The key steps leading to that remarkable development included the IRA’s 2005 declaration of the end of the armed campaign, and the replacement in 2001 of the Royal Ulster Constabulary, the communally-dominated local police, by a non-sectarian force. It was only with that reform (still ongoing) that the nationalist population could enjoy equal civil rights. And it was the demand for equal civil rights that had given birth to The Troubles, as the conflict came to be known, in the late 1960s.
In the background larger social and political changes have framed the context of agreement. From the early 1980s, Sinn Fein embraced an increasingly political and democratic strategy, which enabled them to secure representative status at the ballot box. South of the border, the Republic of Ireland underwent economic and social changes that transformed it from a backwater to one of Europe’s most prosperous and liberal societies. The British government came to accept that Ireland, as well as the IRA, had to be part of the solution, and that the war would not end unless the parameters were shifted. Meanwhile, Scottish and Welsh devolution meant that a similar arrangement in Northern Ireland would no longer be anomalous.
It’s hard to recall that in the 1970s and 80s the IRA were as demonised as today’s “terrorists”. Successive British governments vowed publicly not to negotiate with them; Margaret Thatcher banned Sinn Fein from the airwaves in an attempt to starve them of the “oxygen of publicity”; it was a commonplace among British leader writers that Irish terrorism had to be defeated, not appeased.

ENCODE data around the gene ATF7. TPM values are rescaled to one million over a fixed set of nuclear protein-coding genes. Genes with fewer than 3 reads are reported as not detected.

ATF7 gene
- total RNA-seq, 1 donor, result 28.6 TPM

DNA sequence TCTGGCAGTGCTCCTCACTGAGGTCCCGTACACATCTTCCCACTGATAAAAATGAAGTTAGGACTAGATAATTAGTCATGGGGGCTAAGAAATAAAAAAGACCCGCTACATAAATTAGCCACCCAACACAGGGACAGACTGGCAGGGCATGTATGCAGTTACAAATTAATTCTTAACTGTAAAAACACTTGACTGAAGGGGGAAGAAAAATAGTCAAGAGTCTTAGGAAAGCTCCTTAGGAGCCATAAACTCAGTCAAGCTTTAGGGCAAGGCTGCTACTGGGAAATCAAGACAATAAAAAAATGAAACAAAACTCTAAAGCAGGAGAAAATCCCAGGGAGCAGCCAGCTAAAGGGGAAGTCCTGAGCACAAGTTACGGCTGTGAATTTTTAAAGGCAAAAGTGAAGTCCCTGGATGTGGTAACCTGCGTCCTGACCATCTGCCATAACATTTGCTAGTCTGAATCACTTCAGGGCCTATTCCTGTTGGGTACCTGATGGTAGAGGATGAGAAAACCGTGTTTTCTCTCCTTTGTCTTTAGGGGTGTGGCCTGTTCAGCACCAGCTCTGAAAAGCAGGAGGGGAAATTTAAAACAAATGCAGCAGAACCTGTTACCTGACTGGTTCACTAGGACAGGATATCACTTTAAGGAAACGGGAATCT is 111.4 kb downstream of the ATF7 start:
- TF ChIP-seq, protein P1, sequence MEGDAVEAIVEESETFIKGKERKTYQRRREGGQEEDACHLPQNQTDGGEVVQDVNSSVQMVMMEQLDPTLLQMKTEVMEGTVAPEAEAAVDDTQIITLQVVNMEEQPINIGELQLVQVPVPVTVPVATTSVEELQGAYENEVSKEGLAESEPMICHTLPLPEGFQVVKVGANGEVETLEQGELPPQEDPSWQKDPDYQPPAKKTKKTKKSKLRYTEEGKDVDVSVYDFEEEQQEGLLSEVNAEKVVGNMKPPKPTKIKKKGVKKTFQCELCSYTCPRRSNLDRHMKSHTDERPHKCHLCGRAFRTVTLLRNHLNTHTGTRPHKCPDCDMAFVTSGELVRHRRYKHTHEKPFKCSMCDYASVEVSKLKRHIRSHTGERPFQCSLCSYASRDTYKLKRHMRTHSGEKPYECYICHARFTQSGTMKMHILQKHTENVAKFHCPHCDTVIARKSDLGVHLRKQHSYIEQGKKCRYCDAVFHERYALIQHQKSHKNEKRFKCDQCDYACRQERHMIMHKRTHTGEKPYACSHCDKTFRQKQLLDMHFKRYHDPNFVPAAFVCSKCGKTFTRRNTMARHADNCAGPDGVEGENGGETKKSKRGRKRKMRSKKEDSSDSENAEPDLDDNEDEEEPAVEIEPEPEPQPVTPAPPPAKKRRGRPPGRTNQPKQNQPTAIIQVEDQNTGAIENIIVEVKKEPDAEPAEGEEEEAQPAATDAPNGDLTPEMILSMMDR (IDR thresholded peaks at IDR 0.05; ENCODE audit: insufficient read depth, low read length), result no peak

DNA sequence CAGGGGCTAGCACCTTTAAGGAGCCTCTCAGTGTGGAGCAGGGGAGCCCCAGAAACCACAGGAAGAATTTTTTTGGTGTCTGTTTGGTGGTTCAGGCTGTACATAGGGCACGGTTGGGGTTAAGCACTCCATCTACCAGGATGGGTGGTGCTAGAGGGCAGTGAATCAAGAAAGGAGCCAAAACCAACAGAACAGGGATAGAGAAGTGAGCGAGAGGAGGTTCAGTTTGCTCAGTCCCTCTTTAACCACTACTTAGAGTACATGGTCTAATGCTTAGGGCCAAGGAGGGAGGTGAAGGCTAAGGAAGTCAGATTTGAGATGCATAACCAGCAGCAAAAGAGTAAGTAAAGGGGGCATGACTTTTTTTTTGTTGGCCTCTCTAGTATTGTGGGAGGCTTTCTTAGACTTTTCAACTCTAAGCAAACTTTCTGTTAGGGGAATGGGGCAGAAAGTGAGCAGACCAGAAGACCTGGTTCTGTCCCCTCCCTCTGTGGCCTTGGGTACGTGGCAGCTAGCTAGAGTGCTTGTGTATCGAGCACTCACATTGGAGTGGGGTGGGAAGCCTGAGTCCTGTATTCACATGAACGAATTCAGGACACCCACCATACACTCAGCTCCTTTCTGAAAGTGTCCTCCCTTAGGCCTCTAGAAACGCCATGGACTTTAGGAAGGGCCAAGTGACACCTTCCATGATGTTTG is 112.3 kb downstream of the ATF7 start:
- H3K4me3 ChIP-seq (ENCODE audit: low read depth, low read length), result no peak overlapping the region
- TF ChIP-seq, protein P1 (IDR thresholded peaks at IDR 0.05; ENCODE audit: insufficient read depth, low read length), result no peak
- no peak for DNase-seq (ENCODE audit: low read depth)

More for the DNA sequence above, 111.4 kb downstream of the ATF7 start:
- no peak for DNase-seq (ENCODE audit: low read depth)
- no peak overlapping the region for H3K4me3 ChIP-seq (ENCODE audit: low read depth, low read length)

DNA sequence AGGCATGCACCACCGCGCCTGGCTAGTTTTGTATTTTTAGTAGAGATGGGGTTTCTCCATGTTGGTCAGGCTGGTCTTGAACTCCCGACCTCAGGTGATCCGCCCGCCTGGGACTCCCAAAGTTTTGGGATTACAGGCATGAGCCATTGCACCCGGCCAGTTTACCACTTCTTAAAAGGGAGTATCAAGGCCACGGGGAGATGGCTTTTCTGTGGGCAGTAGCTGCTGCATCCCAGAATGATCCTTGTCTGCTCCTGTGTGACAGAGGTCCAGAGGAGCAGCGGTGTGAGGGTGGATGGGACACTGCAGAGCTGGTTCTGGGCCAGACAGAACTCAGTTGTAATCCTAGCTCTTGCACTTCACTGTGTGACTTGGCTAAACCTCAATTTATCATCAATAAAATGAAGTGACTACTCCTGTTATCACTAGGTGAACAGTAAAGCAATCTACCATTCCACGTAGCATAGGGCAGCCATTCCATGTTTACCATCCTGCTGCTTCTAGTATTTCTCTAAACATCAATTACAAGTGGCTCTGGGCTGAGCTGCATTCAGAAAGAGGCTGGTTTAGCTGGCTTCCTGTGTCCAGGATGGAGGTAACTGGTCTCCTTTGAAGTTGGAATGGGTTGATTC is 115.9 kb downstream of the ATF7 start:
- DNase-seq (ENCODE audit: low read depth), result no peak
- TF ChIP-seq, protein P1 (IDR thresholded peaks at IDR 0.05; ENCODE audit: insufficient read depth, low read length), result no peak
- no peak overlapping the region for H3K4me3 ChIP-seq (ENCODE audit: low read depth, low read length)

No alternative to negotiations
But demonisation did not work. In the long run, it actually strengthened the IRA’s popular base in the nationalist community. Nor was there to be any military solution. In fact, it was the recognition of that reality — within both the British military and the IRA — that made a negotiated settlement possible.
For decades, the conflict in Ireland was portrayed in Britain as “intractable” and unresolvable, rooted in an inexplicable mutual hatred of two warring tribes in which Britain was something of a helpless by-stander. The process that has led to peace has exposed just how facile and irresponsible that view always was. Progress has been possible not because “tribal affinities” have been overcome but because there has been an effort to address, concretely, the grievances of disaffected communities, and to empower their representatives.